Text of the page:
Wallonia and the Brussels capital region extended a night-time curfew from 10pm to 6am. In Brussels, masks must be worn outdoors at all times, while cinemas, theatres and sports centres were ordered to close. People must work from home when possible.
Next week’s school holiday has been extended, with high school students in Wallonia and Brussels working from home as of this Wednesday. Students in Flanders will have two extra days off after what normally would have been the end of the vacation period.

Belgium’s intensive care units at risk of being overrun

Belgium’s intensive care units will be overrun in a fortnight if the rate of infection continues, a spokesman for country’s Covid-19 crisis centre has said, writes Daniel Boffey, the Guardian’s Brussels bureau chief.
Dr Yves Van Laethem said the 2,000 intensive care beds would be full with patients without a change of course.
An average of 12,491 new coronavirus infections were recorded each day between 16 and 22 October, up 44% over the previous week.
Daily hospital admissions over the same period were up 85% week-on-week to 467.7 on average a day. There are 4,827 people being treated in hospital for Covid-19, including 757 people, in intensive care.
On Monday morning, new regulations came into force in Brussels, where the rate of infections has been particularly high. Sports centres and gyms have been forced to close. Shops have been told to shut by 8pm every day and the half-term school break next week will be extended by three days.
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Post by Kitkat on Mon Oct 26 2020, 17:31

Breaking News

Nottingham to move into Tier 3 virus rules

Nottingham, Broxtowe, Gedling and Rushcliffe council areas are to move to tier three coronavirus restrictions following discussions between government and council leaders.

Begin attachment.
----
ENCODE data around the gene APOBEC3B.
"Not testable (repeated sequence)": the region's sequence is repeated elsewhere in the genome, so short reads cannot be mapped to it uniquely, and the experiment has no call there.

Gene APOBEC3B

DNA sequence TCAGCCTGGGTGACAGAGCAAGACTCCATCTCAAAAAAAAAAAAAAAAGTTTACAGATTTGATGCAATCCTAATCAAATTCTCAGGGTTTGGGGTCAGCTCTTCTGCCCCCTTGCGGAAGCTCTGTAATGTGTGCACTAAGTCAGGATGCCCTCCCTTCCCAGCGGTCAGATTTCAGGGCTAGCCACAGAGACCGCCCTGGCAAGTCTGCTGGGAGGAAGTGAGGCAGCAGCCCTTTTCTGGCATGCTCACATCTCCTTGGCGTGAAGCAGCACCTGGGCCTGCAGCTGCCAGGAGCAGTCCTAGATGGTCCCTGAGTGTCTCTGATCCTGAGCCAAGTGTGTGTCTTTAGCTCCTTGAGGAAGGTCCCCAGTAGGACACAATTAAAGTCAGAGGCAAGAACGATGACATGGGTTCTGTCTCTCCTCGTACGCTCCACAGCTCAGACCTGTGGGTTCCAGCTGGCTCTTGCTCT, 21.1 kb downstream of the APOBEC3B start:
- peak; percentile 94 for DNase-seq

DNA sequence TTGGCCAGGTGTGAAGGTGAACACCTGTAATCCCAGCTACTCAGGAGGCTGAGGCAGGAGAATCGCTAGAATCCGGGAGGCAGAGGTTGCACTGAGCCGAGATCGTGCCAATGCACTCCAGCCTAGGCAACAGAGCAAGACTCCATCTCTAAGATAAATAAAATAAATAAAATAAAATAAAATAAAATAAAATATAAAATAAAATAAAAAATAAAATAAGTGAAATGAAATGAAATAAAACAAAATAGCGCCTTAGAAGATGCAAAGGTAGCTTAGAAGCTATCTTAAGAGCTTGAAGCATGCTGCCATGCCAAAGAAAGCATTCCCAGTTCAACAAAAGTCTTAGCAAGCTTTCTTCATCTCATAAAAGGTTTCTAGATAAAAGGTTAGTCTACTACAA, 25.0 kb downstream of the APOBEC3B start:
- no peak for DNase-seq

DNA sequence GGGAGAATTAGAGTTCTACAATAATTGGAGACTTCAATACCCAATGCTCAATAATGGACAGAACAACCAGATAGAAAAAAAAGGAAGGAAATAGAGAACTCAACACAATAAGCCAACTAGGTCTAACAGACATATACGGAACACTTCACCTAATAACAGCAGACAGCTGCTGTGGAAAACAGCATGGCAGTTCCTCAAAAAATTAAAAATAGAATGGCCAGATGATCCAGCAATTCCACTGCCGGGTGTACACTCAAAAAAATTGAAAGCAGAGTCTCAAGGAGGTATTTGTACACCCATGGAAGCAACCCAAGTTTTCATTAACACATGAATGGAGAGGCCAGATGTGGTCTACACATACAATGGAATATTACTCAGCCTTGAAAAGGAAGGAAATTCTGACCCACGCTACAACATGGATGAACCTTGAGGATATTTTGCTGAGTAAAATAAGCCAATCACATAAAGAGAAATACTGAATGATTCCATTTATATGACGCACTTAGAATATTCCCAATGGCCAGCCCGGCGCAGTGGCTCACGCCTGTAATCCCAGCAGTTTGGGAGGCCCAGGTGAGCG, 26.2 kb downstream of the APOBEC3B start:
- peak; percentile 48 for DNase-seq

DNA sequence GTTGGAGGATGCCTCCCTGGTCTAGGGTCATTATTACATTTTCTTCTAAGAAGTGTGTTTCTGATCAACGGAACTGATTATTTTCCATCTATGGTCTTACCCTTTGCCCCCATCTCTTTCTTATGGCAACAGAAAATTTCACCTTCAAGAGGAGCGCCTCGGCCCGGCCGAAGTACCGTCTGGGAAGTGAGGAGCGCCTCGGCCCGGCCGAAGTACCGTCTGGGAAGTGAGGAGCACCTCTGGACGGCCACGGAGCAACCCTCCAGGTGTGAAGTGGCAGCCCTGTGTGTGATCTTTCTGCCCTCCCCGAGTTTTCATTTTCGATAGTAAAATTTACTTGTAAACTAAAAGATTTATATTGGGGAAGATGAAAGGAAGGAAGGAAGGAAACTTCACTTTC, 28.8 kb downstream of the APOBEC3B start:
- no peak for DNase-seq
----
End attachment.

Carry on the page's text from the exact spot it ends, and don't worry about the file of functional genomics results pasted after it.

The measures will come into force at 00:01 on Thursday and last 28 days.

Nottingham Tier 3 support package to be announced on Tuesday

More now on the move into tier three restrictions for Nottingham and surrounding areas.
The move was announced in a statement from council leaders and had been widely expected following days of talks.
Specific details of the measures will be formally announced on Tuesday and "have been agreed to achieve a sustained reduction in infection rates, especially to help protect our vulnerable residents, the NHS and social care services", the councils say.
They confirm there will be additional rules to the standard tier three baseline measures "specific to these areas of Nottingham and Nottinghamshire".
A package of financial support, similar to those secured in other areas of the country in tier three, has been agreed to help residents and businesses who will be impacted by the new restrictions.
Read more about the move here.
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Post by Kitkat on Mon Oct 26 2020, 17:33

Hospitals under pressure in South Yorkshire

Hospitals in South Yorkshire are coming under increasing pressure from a surge in coronavirus cases.
Rotherham Hospital has 96 patients who have tested positive for the virus, as of this morning, compared to 78 at the height of the first wave.
A spokesman for Rotherham NHS Foundation Trust said six in-patients are in critical care.
It comes after Doncaster and Bassetlaw Teaching Hospitals NHS Foundation Trust said the number of patients with coronavirus admitted to its hospitals had doubled in a week .
It said if rates continued to rise then it would, in the next two weeks, have more patients than at any point during the pandemic.
Both Rotherham and Doncaster, along with Sheffield and Barnsley and other parts of South Yorkshire, entered the strictest tier of coronavirus restrictions at the weekend amid concerns over rising cases in the area.

Hopes of Ireland escaping Level 5 early given boost as positive Covid-19 test rate drops for 8th day in a row
The rate of positive Covid-19 tests in Ireland has dropped for the eighth day running, boosting hopes that the country can escape Level Five restrictions early.
The Government decided to plunged Ireland back into full-lockdown last week following advice from NPHET that moving to Level Five was the only way to prevent the virus from becoming unmanageable.
A move to Level Three in early October appeared to be insufficient, with coronavirus cases continuing to climb, but there's now evidence that those restrictions did in fact make a difference.